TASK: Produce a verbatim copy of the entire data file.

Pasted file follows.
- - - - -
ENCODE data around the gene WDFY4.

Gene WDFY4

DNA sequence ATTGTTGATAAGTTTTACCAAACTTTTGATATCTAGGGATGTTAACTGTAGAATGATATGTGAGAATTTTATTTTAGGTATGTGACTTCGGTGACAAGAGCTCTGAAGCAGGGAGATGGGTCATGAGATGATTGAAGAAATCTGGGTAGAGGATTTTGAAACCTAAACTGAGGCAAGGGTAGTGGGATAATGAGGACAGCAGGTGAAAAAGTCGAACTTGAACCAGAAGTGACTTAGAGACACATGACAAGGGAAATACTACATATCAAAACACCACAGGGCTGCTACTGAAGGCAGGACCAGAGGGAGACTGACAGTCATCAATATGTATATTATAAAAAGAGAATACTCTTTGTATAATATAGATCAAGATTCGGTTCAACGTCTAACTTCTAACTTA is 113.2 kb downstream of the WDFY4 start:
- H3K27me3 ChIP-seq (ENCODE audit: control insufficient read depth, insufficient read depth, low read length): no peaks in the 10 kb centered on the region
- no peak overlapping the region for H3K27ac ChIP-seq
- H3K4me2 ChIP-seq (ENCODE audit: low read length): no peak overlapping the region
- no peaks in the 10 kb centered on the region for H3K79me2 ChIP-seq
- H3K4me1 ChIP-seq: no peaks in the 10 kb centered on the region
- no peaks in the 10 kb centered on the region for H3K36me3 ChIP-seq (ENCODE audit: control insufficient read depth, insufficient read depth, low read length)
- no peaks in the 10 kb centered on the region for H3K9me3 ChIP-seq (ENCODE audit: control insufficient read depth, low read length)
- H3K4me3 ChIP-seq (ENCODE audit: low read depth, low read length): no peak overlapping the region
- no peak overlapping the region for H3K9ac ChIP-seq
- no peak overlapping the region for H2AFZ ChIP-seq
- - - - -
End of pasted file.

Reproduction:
ENCODE data around the gene WDFY4.

Gene WDFY4

DNA sequence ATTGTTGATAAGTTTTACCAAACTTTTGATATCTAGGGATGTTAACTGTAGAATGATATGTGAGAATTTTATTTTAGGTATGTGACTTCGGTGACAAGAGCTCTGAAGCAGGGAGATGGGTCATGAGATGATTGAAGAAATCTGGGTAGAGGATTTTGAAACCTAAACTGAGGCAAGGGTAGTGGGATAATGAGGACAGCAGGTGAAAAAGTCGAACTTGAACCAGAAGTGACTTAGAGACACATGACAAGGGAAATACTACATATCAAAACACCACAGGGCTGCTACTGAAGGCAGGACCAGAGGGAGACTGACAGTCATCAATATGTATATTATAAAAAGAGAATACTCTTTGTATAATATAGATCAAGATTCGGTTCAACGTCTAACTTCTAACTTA is 113.2 kb downstream of the WDFY4 start:
- H3K27me3 ChIP-seq (ENCODE audit: control insufficient read depth, insufficient read depth, low read length): no peaks in the 10 kb centered on the region
- no peak overlapping the region for H3K27ac ChIP-seq
- H3K4me2 ChIP-seq (ENCODE audit: low read length): no peak overlapping the region
- no peaks in the 10 kb centered on the region for H3K79me2 ChIP-seq
- H3K4me1 ChIP-seq: no peaks in the 10 kb centered on the region
- no peaks in the 10 kb centered on the region for H3K36me3 ChIP-seq (ENCODE audit: control insufficient read depth, insufficient read depth, low read length)
- no peaks in the 10 kb centered on the region for H3K9me3 ChIP-seq (ENCODE audit: control insufficient read depth, low read length)
- H3K4me3 ChIP-seq (ENCODE audit: low read depth, low read length): no peak overlapping the region
- no peak overlapping the region for H3K9ac ChIP-seq
- no peak overlapping the region for H2AFZ ChIP-seq